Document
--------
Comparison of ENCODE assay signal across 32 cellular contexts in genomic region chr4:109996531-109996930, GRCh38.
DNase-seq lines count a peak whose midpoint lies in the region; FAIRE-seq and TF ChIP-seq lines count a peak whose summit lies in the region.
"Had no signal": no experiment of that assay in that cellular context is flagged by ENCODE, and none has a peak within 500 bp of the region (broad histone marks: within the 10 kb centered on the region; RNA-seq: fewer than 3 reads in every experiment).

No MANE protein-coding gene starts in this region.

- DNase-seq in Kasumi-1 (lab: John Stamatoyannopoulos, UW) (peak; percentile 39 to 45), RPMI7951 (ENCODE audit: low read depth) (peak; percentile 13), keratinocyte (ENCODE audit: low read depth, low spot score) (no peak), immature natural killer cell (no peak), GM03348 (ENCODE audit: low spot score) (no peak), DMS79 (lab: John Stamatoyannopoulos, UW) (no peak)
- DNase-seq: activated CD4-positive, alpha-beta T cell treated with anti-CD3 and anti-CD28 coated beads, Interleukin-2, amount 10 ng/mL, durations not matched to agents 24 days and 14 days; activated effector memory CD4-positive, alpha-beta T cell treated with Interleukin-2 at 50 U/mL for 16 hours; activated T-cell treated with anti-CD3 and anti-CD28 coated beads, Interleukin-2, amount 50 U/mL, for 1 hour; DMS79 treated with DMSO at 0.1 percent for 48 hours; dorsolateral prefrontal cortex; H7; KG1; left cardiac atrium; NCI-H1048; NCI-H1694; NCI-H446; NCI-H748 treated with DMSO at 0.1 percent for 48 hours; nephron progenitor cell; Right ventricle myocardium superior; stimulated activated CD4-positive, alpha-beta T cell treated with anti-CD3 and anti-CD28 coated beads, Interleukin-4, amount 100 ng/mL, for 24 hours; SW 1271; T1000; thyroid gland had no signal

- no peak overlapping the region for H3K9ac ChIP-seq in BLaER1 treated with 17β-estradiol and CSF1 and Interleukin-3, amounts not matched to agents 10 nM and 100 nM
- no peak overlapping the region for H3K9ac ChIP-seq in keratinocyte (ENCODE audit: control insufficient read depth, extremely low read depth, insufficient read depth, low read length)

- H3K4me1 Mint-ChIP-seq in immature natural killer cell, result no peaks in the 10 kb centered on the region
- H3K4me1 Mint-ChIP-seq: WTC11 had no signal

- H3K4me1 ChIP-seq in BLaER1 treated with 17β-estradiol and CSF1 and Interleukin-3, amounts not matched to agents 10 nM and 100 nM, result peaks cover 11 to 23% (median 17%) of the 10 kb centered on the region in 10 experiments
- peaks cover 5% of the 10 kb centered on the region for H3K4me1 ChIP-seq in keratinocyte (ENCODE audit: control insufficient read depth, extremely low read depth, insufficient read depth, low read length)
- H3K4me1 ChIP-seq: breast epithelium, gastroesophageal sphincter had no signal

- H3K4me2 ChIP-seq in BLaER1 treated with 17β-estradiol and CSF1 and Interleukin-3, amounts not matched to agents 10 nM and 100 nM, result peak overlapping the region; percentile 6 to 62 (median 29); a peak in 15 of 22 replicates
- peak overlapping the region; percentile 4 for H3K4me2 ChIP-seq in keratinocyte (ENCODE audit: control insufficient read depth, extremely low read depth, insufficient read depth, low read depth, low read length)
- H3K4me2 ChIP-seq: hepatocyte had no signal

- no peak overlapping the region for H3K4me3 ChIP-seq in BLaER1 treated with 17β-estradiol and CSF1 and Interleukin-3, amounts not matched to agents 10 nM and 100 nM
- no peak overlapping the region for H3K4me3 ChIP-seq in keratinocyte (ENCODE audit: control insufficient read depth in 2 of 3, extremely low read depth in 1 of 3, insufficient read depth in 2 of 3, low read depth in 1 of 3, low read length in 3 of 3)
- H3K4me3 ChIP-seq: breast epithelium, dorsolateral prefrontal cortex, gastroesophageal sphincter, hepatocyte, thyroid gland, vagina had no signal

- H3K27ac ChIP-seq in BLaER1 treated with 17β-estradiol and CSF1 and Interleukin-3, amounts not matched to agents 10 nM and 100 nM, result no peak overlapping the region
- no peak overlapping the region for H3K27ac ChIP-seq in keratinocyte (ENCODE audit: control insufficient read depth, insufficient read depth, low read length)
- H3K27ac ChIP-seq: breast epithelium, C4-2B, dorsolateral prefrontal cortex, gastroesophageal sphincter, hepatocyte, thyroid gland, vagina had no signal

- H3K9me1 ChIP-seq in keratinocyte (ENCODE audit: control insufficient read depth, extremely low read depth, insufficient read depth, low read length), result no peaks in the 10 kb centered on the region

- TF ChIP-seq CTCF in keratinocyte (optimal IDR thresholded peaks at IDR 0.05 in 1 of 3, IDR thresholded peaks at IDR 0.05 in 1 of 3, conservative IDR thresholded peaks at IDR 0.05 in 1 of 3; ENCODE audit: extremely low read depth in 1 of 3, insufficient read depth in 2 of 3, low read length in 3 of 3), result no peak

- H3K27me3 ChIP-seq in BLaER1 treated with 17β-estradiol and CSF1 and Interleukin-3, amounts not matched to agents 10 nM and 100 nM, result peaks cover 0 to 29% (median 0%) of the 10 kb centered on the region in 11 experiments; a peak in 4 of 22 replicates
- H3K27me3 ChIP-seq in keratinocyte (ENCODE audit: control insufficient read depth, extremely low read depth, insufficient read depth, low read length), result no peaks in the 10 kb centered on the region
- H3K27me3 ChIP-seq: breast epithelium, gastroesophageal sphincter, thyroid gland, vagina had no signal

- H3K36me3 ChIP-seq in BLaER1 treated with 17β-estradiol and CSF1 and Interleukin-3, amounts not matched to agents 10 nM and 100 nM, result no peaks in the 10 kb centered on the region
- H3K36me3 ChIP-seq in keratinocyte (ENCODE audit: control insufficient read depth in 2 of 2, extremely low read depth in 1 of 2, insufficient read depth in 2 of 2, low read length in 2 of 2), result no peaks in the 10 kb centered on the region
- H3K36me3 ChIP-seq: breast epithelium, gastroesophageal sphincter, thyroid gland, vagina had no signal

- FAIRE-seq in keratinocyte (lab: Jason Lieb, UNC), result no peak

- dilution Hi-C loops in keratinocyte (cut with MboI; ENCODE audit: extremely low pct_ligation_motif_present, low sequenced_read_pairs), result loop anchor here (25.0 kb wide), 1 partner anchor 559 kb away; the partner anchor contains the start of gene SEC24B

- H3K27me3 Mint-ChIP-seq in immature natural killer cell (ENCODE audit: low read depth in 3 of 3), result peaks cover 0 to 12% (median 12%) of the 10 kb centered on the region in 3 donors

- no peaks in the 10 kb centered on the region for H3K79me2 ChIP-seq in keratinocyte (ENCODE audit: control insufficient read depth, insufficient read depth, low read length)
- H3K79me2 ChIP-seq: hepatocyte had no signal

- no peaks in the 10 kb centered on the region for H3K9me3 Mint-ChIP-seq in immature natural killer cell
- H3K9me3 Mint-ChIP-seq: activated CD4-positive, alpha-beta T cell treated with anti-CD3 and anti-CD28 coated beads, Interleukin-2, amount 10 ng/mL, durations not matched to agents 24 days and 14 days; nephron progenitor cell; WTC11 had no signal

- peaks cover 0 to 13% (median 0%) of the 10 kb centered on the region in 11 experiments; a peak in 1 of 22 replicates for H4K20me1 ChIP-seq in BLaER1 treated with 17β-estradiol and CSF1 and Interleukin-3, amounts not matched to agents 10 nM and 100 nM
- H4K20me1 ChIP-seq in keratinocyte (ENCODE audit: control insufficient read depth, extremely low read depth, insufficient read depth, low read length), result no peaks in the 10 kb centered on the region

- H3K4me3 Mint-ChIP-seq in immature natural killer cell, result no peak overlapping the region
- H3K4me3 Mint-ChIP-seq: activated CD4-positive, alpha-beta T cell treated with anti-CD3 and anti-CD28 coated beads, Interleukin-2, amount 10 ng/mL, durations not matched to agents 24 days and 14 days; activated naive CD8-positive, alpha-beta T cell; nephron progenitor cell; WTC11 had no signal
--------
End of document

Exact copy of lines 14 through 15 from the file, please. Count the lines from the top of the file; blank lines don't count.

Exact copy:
- H3K4me2 ChIP-seq in BLaER1 treated with 17β-estradiol and CSF1 and Interleukin-3, amounts not matched to agents 10 nM and 100 nM, result peak overlapping the region; percentile 6 to 62 (median 29); a peak in 15 of 22 replicates
- peak overlapping the region; percentile 4 for H3K4me2 ChIP-seq in keratinocyte (ENCODE audit: control insufficient read depth, extremely low read depth, insufficient read depth, low read depth, low read length)